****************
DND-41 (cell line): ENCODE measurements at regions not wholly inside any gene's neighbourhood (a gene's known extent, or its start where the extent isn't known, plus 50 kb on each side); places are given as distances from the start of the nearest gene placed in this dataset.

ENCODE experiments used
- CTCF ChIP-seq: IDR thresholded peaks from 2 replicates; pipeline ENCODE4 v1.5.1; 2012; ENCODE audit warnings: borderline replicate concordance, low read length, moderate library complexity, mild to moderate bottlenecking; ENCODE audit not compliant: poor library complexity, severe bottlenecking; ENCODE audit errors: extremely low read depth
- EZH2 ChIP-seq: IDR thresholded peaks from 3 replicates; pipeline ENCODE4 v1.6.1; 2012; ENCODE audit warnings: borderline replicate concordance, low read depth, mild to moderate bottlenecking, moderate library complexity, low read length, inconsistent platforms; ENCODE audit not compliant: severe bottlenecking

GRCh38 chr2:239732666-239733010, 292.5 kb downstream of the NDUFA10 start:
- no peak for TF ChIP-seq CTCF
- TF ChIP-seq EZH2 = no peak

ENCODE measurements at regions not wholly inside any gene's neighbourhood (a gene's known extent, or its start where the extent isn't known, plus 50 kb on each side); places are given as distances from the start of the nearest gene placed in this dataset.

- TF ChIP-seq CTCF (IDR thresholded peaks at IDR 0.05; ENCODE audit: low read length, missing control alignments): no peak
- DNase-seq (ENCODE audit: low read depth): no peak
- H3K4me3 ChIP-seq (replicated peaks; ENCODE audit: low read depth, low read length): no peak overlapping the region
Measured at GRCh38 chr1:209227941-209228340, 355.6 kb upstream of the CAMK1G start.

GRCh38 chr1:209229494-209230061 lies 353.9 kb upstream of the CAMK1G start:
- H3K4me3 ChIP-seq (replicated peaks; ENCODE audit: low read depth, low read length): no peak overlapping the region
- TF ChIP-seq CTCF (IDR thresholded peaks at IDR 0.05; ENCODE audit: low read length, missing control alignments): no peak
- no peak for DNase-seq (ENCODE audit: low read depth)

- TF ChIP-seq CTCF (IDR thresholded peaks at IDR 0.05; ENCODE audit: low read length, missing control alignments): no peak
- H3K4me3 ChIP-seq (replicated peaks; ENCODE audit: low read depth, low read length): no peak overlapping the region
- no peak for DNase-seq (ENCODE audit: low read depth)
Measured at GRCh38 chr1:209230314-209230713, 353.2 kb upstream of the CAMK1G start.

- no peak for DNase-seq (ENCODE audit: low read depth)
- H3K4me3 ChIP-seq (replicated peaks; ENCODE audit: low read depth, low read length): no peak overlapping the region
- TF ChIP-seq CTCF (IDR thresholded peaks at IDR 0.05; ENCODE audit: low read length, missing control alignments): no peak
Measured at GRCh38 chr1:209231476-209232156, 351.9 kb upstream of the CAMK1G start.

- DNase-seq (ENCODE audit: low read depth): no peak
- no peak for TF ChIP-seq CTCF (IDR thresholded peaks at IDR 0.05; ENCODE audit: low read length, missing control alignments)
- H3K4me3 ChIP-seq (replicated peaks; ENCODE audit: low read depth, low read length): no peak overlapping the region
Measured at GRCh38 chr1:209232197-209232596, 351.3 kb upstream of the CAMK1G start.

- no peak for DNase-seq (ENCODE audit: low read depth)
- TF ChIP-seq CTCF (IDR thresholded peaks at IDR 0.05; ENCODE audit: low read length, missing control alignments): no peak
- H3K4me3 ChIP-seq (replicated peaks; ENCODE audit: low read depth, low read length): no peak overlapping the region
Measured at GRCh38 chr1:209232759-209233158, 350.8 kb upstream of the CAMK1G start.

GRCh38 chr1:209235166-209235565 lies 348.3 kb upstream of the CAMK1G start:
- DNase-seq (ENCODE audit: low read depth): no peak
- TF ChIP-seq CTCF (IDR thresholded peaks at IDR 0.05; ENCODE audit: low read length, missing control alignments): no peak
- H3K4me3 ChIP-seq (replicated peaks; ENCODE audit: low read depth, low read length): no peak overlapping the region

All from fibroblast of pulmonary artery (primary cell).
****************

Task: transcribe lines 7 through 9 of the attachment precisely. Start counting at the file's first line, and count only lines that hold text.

- TF ChIP-seq EZH2 = no peak

ENCODE measurements at regions not wholly inside any gene's neighbourhood (a gene's known extent, or its start where the extent isn't known, plus 50 kb on each side); places are given as distances from the start of the nearest gene placed in this dataset.

- TF ChIP-seq CTCF (IDR thresholded peaks at IDR 0.05; ENCODE audit: low read length, missing control alignments): no peak